Named in 1807 after NWC chief superintendent William MCGILLIVRAY, Fort William occupied a pivotal place in the company's vast trading network. In 1816-17 Lord SELKIRK occupied Fort William for 10 months as a consequence of the SEVEN OAKS INCIDENT. This occupation, combined with major financial difficulties, led to the NWC merger with the HUDSON'S BAY CO in 1821. With the Montréal transportation system virtually abandoned in favour of the HBC's, Fort William lost its importance in the FUR TRADE. As a post and fishing station of the HBC, it gradually declined until its closure in 1883.
In 1902 its last standing structure, the NWC's Stone Store, was demolished to make way for the Canadian Pacific Railway's expanding grain and freight shipping facilities. The only reminders of Fort William's fur-trade past now at its original site are the local historical society's cairn, unveiled 1916, the Historic Sites and Monuments Board's marker, erected 1981, and neighbouring street signs bearing the names of renowned NWC and HBC fur traders.
Prompted by the community's active interest in Fort William's role as gateway between East and West, and also by the recognized potential of heritage attractions for tourism, the Ontario government decided in 1971 to reconstruct Fort William to the NWC period. Known as Fort William Historical Park, the reconstruction is located in THUNDER BAY, Ontario, at Pointe de Meuron, 14 km upriver from the original site. Through its costumed staff, the fort's living historical program depicts the activities of the rendezvous, the annual gathering of Scots traders, French Canadian VOYAGEURS and native trappers. It also portrays the fur-trade society and material culture of the early 19th century. Other facilities include a visitor centre, resource library, gift shop, and one of Canada's largest outdoor amphitheatres. Fort William Historical Park also offers programs for schools, special-interest groups and businesses along with numerous special events and festivals every year.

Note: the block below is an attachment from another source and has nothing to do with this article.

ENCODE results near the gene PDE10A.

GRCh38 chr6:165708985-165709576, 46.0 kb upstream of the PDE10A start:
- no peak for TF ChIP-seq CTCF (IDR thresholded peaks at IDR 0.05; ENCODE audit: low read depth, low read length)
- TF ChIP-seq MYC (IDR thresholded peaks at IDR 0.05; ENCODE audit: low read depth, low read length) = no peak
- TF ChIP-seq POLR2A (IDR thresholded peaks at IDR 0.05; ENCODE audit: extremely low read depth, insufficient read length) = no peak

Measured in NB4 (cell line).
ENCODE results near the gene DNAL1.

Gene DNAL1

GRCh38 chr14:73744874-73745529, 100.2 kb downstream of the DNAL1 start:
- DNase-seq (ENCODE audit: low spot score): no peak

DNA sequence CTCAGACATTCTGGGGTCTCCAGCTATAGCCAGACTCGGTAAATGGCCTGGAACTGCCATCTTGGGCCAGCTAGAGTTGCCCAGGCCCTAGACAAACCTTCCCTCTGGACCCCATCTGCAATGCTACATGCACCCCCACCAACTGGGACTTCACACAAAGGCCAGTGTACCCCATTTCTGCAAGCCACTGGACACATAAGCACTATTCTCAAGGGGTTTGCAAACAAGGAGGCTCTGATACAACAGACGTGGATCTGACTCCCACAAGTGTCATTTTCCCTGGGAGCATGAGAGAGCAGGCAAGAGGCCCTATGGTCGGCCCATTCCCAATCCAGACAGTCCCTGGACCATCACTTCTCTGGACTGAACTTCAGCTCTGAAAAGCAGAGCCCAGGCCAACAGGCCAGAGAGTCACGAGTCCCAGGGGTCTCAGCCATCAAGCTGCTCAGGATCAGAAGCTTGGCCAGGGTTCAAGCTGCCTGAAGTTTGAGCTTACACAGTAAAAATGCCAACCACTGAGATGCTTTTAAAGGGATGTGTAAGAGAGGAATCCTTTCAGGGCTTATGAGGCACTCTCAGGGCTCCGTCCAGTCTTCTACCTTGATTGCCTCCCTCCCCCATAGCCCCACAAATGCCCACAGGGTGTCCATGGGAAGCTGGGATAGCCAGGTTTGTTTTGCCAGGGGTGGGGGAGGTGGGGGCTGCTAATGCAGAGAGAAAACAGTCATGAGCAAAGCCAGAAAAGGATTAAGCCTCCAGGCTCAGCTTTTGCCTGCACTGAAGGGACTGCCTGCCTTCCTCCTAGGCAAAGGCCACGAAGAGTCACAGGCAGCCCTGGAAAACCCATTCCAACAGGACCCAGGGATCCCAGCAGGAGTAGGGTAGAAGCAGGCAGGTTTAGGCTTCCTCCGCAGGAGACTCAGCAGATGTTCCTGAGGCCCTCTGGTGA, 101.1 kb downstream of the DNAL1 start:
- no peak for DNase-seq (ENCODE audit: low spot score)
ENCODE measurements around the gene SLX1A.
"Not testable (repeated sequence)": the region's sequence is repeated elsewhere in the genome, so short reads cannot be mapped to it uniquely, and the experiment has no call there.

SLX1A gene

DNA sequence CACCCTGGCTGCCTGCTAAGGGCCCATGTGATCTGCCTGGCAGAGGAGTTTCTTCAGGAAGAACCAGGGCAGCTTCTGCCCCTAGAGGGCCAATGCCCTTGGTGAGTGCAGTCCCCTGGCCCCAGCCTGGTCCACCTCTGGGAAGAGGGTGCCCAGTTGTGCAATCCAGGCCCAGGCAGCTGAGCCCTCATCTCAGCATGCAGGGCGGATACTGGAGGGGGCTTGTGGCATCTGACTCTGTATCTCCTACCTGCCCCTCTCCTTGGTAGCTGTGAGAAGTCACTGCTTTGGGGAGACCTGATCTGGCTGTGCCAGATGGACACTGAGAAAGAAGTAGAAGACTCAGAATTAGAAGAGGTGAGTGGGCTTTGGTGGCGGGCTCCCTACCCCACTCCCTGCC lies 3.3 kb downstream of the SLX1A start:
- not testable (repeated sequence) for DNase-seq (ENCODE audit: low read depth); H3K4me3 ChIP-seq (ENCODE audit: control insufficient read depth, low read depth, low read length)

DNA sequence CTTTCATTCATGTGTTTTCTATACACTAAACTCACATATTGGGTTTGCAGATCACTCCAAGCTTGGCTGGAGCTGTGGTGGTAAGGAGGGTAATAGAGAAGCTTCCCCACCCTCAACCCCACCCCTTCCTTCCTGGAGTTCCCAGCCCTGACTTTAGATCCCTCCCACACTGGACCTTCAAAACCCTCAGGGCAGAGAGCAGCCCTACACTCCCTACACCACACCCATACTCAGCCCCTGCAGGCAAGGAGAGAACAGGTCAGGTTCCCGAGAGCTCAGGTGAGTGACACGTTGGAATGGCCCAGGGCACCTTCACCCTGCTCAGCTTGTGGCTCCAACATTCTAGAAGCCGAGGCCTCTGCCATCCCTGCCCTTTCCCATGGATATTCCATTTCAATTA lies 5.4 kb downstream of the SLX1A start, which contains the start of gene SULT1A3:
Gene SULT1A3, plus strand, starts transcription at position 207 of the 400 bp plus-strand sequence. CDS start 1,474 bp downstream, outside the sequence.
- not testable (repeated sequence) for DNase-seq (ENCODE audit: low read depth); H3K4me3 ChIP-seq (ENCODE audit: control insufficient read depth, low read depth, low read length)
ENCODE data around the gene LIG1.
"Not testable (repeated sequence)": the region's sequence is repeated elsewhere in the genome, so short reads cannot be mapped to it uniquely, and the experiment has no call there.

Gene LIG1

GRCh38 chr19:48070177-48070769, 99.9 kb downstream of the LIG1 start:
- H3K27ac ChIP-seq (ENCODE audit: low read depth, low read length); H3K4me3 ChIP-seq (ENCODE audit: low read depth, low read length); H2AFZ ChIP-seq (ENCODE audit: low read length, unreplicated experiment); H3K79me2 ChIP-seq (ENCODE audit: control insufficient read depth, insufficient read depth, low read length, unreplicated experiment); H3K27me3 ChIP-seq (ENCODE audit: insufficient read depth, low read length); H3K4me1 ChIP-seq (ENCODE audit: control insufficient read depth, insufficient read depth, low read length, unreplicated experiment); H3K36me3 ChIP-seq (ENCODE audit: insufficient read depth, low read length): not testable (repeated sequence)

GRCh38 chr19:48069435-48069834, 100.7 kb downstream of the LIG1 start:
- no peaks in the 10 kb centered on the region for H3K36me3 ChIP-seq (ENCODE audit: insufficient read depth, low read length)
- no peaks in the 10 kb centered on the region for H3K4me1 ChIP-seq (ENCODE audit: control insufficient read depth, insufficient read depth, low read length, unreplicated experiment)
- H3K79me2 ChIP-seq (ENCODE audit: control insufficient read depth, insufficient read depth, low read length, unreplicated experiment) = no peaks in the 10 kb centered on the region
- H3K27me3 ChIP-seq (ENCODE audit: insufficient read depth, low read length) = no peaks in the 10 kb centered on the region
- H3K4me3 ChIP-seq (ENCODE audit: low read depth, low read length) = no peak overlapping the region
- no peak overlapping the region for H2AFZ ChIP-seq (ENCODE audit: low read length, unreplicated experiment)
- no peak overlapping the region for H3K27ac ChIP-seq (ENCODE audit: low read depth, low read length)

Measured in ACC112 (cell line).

Author JEAN MORRISON
Links to Other Sites
Canoes in a Fog, Lake Superior
View an online image of Francis Anne Hopkins' dramatic painting "Canoes in a Fog, Lake Superior." From the Glenbow Museum website.
Fort William Historical Park
The website for Fort William Historical Park, a major tourist attraction devoted to re-creating the days of the North West Company. Click on "Explore" for an interactive multimedia tour of the historical structures on this site. Click on "Hinge of an Empire" for a preview of a film that depicts the evolution of the fur trade and the roles of the North West Company and Fort William in early Canadian history and development.
The Canadian Register of Historic Places
Canada is home to a vast array of fascinating historical sites. Many of them are illustrated and described in this searchable online database of Canadian historic places that are of local, provincial, territorial, and national significance.
Fur Trade Facts
This site offers definitions of terms commonly used in the fur trade during the 19th century. From the website for Fort William Historical Park in Thunder Bay, Ontario.